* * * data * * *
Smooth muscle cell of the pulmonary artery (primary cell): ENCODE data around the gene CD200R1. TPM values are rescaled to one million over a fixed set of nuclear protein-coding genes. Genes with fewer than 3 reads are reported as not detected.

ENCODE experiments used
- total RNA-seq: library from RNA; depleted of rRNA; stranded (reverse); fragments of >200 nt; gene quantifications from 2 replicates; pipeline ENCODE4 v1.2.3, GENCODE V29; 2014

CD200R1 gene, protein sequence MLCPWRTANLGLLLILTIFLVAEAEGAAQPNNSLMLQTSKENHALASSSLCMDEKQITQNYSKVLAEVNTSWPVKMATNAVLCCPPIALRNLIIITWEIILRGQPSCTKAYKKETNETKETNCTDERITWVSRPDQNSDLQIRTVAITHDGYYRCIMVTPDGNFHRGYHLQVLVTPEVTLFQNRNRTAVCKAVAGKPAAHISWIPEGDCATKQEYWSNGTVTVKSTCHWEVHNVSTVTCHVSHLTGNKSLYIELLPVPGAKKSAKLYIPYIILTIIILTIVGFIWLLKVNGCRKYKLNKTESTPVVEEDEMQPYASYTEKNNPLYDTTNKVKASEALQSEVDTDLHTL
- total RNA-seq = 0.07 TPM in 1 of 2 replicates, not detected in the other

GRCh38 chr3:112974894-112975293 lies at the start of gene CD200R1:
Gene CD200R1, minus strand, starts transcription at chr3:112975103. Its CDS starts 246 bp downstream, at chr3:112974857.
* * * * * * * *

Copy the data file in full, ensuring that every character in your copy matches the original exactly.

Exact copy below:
Smooth muscle cell of the pulmonary artery (primary cell): ENCODE data around the gene CD200R1. TPM values are rescaled to one million over a fixed set of nuclear protein-coding genes. Genes with fewer than 3 reads are reported as not detected.

ENCODE experiments used
- total RNA-seq: library from RNA; depleted of rRNA; stranded (reverse); fragments of >200 nt; gene quantifications from 2 replicates; pipeline ENCODE4 v1.2.3, GENCODE V29; 2014

CD200R1 gene, protein sequence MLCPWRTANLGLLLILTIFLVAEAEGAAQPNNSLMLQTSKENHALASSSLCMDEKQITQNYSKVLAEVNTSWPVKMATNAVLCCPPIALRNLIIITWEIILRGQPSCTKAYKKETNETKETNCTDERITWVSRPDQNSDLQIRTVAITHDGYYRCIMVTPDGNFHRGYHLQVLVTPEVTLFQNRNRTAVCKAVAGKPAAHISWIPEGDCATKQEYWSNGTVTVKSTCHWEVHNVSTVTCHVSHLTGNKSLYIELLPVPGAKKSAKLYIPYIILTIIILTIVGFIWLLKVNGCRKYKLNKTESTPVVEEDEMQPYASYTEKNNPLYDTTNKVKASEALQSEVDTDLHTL
- total RNA-seq = 0.07 TPM in 1 of 2 replicates, not detected in the other

GRCh38 chr3:112974894-112975293 lies at the start of gene CD200R1:
Gene CD200R1, minus strand, starts transcription at chr3:112975103. Its CDS starts 246 bp downstream, at chr3:112974857.